30.  Once we entertain the idea that the meanings of words can be experienced, and that infants can come to acquire the `feel’ for words, a plausible alternative account of first-language acquisition comes into view.   The key here is that, because of a (more or less) common biological endowment, including our sensory discriminatory powers and the particular sensory processing systems we possess (such as opponent processing in human  trichromatic vision) we quickly learn to respond differentially to different types of stimuli.  For example, very young infants are equipped to perceive the difference between the /b/-sound and the /p/-sound even though this difference amounts to little more than a tiny puff of air.  They can thus discriminate the words `bin’ and `pin’.  Further, they can visually discriminate bins from pigs and bins from pins, so that, after a period of making mistakes through overextending and underextending the term, they settle, after a time on the adult distinction between bin and non-bin – they come to see certain objects as bins and, correlatively, the sound `bin’ as bin-involving, and can hence be credited with knowledge of the word `bin’.

31.  In the very early stages of learning this word, though they may utter the sound /bin/ correctly, they will not attach quite the same meaning to it as we do.  Perhaps the most dramatic example of this process of coming, over time, to attach the correct meaning, is in the learning of our first word, `mama’.  Mastery of the production of the sound /mama/ does not coincide with a grasp of the proper meaning of the word.  The young infant does not possess the concepts female and parent,  and, early on, uses the sound `mama’ simply as a cry for sustenance.  If that’s what the use of the word is, at that stage of the child’s development, then that’s what the speaker-meaning is at that stage.  There is normally a continuous progression from baby-meaning to the word-meaning that adult speakers possess, and there are at least four points that we can mark in the meaning-maturation process.  It is incorrect to say that the infant learns the meaning of the word `mama’ early on, and associates it with nice things, like sucking on its mother’s breast.  For a start, we need to distinguish the natural meaning of the word `mama’ in the mouth of the very young child -- when it is a natural sign of contentment -- and the gradually evolving non-natural meaning the sound takes on as the child increases its cognitive powers, to first-order intending, to reacting to a reaction to the sounds it makes, to second-order intending and so on.  All the while, it is learning meaning by experience, and on those occasions when, as adults, we experience the meaning of a word, we are presumably recapitulating the learning experience.  Our early use of `mama’ is suffused with warmth, safety and security (this is before we get to learn that there are some really evil mothers around).  So, we can distinguish the report that Harry asked one of his parents, the female one, to explain to him eccentric forms of sexual behaviour, from the direct report `“Mumsey, tell me about weird love”, begged Harry’.  The latter has a distinctly odd `feel’ to it, we experience a dissonance (an amusing rather than an unpleasant one).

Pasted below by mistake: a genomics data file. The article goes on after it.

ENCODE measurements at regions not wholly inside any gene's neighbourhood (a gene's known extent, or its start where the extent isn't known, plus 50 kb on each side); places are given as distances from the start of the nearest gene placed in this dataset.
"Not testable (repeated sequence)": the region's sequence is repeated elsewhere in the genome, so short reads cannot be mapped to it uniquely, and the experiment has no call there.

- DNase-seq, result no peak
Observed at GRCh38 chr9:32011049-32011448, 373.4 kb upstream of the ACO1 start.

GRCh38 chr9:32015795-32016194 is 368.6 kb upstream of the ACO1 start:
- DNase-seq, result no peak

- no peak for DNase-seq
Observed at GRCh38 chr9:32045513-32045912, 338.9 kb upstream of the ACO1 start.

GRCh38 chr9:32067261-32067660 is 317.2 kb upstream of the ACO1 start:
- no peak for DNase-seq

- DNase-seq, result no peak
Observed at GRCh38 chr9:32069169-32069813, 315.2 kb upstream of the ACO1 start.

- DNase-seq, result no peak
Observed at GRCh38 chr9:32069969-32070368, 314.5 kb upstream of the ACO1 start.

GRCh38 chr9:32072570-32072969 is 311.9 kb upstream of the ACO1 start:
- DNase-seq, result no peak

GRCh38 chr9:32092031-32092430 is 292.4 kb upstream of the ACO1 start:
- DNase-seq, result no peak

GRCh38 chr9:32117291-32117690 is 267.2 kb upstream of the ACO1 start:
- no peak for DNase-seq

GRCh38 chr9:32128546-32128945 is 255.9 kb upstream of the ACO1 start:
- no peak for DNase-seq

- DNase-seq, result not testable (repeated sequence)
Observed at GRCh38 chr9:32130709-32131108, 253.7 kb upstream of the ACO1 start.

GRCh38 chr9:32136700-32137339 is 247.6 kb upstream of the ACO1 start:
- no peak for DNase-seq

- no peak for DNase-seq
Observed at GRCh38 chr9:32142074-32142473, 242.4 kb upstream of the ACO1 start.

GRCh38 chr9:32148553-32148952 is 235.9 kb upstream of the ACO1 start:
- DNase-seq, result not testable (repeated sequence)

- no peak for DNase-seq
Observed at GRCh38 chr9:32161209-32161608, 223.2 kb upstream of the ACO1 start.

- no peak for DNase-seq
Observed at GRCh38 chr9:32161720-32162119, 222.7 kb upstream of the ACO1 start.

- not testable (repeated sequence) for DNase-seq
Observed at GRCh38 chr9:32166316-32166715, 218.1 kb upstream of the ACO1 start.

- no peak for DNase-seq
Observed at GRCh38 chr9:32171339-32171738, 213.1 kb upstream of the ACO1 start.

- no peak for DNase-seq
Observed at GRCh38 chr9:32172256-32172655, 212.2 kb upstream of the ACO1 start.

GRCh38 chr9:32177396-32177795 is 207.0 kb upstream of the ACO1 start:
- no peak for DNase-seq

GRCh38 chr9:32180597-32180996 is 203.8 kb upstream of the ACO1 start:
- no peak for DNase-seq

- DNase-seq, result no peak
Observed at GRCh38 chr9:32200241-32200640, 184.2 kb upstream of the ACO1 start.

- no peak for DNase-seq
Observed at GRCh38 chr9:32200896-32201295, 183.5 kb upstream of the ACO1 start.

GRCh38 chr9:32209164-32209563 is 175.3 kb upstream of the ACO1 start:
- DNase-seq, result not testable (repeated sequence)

32.  We enjoy the experience of meaning from a very early stage, as words and actions become interwoven (PI, 7) in our language games.  As will be evident from some of the examples already given, Wittgenstein does not think that experienced meaning is confined to nouns.  He also considers adjectives, verbs, interjections, the copula, and he discusses whether words that have the same meaning, in the sense that they are intertranslateable, are nevertheless experienced differently – whether, for example, the `wenn’-experience is different from the `if’-experience (LW I, 373-6; LW II, pp.37-8; PI , pp.181-2).  Is the English English `rubbish’-experience different from the American English `garbage’-experience?